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The Shocking Facts About Workplace Electrocutions

May is National Electrical Safety Month and it provides workers and employers an opportunity to focus on the dangers of electrocution in the workplace. Electrocution in the workplace is a common cause of on-the-job injury in San Antonio and you should know the risks so that you can protect yourself from the danger.

Shocking Statistics Show Dangerous Trends

OSHA recorded 154 electrocution related fatalities in 2016. This was a 15% increase over the number of electrocutions recorded in 2015. Construction workers are at greatest risk and accounted for 53% of all fatalities. And, while you may feel safe in an office, the data shows that 18% of electrocutions are suffered by individuals working in professional or business services. Nationwide, electrocutions are the sixth leading cause of on-the-job fatalities. Younger workers are at greatest risk and experience an electrocution rate that is 2.3 times greater than their older colleagues.

Electrical Injuries

Contact with electrical current can cause severe burns and cardiac arrhythmia. The electrical shock can also cause secondary injuries including broken bones, lacerations, and other injuries suffered in falls or when the individual's muscles contract and they are "thrown" against objects.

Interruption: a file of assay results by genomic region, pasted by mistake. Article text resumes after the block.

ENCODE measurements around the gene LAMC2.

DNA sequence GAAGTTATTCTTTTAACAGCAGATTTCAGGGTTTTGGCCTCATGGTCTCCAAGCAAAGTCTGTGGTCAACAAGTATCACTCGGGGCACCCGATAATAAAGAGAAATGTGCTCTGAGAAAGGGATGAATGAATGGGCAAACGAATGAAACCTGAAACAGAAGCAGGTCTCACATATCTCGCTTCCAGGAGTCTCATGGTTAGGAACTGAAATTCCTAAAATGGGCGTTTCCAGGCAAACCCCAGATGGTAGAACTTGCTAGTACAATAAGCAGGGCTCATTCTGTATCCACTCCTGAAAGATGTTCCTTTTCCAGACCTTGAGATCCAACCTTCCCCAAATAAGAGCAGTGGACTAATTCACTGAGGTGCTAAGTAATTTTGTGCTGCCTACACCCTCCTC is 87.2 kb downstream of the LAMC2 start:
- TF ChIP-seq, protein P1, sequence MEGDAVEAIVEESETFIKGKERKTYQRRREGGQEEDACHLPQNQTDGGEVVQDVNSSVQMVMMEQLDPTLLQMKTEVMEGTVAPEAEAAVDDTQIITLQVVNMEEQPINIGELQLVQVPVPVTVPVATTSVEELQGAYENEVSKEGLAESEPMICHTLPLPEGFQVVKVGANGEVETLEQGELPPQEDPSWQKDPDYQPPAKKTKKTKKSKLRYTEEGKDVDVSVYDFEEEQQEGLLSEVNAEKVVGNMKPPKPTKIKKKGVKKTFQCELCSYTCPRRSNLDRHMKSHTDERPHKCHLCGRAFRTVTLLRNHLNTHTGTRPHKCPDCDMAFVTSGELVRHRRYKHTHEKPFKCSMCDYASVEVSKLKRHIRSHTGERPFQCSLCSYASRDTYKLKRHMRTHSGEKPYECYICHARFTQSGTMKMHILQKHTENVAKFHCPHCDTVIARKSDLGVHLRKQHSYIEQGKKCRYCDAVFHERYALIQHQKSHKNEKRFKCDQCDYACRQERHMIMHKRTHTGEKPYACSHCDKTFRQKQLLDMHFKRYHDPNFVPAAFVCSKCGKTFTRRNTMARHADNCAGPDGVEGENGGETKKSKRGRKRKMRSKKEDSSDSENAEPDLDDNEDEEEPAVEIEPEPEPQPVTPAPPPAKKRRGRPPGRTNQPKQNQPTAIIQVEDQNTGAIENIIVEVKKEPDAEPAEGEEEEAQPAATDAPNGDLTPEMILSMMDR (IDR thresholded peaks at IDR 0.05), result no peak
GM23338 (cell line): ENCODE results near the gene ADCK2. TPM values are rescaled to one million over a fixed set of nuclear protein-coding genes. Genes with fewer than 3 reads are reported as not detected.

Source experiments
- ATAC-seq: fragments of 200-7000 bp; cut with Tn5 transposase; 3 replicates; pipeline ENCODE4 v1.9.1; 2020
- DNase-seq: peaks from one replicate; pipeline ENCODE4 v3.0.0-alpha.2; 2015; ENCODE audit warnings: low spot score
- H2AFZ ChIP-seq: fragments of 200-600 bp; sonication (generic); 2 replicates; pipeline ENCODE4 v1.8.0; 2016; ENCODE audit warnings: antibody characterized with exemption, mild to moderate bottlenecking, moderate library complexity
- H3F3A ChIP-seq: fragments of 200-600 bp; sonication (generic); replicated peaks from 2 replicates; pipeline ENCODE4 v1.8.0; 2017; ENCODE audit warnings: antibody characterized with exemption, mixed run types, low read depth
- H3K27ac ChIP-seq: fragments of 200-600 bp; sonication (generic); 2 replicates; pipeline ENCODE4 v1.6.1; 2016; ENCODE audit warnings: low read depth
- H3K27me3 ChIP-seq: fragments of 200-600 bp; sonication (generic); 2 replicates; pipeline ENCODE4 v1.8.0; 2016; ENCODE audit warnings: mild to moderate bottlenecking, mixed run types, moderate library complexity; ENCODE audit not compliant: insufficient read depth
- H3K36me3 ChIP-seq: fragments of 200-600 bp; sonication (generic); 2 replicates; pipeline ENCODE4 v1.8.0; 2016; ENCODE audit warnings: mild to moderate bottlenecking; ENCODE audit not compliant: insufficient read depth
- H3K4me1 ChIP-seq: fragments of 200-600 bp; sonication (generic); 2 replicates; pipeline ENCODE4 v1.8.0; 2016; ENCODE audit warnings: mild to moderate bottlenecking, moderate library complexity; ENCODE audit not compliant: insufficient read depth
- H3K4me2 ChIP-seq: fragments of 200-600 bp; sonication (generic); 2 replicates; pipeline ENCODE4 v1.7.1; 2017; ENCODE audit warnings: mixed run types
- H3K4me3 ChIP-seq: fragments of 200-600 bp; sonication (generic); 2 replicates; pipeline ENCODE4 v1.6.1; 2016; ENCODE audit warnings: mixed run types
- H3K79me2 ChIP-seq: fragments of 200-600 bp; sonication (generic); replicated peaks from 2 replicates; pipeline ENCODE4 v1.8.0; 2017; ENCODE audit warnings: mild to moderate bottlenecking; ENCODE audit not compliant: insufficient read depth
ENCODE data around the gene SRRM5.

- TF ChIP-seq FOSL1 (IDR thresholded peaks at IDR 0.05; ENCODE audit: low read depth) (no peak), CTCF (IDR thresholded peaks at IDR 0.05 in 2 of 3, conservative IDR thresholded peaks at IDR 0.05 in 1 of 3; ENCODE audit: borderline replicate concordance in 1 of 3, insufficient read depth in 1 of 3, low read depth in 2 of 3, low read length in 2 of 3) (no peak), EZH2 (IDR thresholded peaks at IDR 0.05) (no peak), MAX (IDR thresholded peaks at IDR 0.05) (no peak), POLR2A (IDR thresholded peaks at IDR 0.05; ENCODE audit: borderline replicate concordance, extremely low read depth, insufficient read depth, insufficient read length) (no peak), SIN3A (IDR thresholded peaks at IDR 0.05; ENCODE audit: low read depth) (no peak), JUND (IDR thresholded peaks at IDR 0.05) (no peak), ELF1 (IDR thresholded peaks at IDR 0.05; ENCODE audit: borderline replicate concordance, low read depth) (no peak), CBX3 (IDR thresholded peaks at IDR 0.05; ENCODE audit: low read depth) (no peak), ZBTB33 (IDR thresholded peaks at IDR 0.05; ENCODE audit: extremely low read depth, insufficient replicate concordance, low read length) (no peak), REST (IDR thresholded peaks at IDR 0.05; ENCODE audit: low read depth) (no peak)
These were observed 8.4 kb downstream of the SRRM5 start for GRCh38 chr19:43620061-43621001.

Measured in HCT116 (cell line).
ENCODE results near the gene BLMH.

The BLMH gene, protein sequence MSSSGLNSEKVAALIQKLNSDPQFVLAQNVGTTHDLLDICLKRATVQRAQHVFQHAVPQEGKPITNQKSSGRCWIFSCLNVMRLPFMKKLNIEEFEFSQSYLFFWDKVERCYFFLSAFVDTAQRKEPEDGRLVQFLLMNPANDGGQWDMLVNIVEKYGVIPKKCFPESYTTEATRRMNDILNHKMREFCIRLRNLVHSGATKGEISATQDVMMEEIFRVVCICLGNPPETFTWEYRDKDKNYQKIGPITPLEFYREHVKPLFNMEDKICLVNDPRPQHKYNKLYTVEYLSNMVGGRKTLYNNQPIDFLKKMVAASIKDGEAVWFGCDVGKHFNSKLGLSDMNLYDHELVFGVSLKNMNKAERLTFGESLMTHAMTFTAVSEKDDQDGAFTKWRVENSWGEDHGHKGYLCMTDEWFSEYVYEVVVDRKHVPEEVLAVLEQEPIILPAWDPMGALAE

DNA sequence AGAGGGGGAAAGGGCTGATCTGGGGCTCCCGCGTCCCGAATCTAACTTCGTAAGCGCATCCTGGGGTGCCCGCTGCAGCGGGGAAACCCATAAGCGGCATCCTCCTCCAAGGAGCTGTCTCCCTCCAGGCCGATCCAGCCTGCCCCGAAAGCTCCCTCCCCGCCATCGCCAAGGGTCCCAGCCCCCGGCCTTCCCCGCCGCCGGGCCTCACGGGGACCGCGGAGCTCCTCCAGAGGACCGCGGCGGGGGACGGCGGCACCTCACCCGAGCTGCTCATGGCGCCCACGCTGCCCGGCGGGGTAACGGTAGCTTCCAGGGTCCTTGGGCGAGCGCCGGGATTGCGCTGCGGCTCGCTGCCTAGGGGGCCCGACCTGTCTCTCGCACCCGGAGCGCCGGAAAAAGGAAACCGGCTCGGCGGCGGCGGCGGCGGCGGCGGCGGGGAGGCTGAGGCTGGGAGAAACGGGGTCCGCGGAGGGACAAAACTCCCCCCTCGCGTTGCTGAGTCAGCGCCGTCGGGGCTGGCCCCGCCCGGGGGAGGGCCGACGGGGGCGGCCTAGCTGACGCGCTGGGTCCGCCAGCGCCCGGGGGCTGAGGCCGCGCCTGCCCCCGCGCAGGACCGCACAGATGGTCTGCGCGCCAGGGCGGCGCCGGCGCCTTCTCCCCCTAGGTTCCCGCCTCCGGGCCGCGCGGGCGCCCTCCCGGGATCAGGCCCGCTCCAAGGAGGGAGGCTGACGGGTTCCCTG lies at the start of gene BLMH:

Staying Alert to Danger

Workers can protect themselves from electrical injuries by adhering to established safety protocols. These include the following seven "do nots" that are common causes of workplace electrocutions:

  • Do not operate near overhead power lines until they are confirmed clear.
  • Do not dig in areas where underground cables are not properly marked.
  • Do not overload circuits or use an improperly grounded piece of machinery.
  • Do not use frayed or damaged extension cords.
  • Do not use extension cords that are submerged in water.
  • Do not use machinery that is arching or sparking.
  • Do not perform tasks until thoroughly trained in the appropriate procedures and the use of the required tools.

Employer's Duty of Care

Employers in Texas have a duty of care that includes protecting their workers from an on-the-job injury. OSHA's electrical safety standards clearly identify proper grounding, lockout/tagout procedures, maintenance, safety guards, and operational requirements. Employers who violate OSHA standards can be subject to severe fines in addition to any civil penalties awarded to a plaintiff in a civil lawsuit.

An on-the-job injury can have long-lasting ramifications for your career and earning capacity. Contact Welmaker Injury Law at (800) 494-1916 for more information about the legal liability of employers in Texas when injuries occur. An on-the-job injury such as electrocution is a potentially life, career and income threatening occurrence that Texas employers must have a duty of care for.